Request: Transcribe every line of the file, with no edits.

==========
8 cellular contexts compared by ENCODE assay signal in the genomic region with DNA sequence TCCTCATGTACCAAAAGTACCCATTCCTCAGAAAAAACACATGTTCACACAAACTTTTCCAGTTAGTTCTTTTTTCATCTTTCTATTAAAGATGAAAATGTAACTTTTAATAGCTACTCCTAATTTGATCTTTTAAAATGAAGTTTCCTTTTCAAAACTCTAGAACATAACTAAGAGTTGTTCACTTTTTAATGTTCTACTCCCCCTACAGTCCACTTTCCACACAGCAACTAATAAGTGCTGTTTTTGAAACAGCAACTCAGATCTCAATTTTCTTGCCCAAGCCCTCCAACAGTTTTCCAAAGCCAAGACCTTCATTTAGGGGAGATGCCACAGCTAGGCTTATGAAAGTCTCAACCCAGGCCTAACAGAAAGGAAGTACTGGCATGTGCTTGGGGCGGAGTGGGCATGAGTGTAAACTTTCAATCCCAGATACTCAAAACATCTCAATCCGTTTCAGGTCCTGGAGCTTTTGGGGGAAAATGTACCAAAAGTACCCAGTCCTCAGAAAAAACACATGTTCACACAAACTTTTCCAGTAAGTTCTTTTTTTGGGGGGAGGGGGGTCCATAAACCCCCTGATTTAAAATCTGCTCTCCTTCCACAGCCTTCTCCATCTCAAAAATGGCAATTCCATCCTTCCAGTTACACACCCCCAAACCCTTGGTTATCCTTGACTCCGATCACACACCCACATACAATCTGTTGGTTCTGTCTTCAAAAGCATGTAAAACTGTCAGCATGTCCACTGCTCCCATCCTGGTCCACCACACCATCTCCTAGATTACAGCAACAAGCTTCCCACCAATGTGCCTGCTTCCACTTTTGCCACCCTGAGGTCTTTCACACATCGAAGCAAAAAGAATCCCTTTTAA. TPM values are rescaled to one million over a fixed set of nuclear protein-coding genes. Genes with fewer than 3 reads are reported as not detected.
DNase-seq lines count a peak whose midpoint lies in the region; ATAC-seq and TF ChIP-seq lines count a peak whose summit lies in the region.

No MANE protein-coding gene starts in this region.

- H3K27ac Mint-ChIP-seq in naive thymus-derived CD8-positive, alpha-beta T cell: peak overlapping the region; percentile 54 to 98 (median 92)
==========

8 cellular contexts compared by ENCODE assay signal in the genomic region with DNA sequence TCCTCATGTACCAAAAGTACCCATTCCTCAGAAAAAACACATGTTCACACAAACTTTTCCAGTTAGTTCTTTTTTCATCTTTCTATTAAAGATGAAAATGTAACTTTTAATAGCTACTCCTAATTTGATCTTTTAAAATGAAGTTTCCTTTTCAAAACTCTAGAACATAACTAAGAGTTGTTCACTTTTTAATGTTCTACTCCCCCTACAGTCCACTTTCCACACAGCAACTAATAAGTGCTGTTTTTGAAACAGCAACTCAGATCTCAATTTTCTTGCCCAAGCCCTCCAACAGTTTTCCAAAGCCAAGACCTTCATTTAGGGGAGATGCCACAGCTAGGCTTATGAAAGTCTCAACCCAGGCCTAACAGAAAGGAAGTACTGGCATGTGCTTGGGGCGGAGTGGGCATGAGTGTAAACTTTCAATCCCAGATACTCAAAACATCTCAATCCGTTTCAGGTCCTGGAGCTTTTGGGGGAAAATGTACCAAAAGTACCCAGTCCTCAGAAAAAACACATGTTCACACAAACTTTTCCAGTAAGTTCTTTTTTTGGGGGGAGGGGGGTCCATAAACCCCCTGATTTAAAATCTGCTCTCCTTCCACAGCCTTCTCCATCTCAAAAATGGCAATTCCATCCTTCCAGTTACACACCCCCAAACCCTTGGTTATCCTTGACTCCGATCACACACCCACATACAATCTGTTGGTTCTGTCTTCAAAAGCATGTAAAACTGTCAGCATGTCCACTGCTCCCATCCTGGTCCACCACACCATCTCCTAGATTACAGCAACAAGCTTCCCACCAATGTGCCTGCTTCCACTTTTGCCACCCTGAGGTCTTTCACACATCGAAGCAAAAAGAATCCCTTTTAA. TPM values are rescaled to one million over a fixed set of nuclear protein-coding genes. Genes with fewer than 3 reads are reported as not detected.
DNase-seq lines count a peak whose midpoint lies in the region; ATAC-seq and TF ChIP-seq lines count a peak whose summit lies in the region.

No MANE protein-coding gene starts in this region.

- H3K27ac Mint-ChIP-seq in naive thymus-derived CD8-positive, alpha-beta T cell: peak overlapping the region; percentile 54 to 98 (median 92)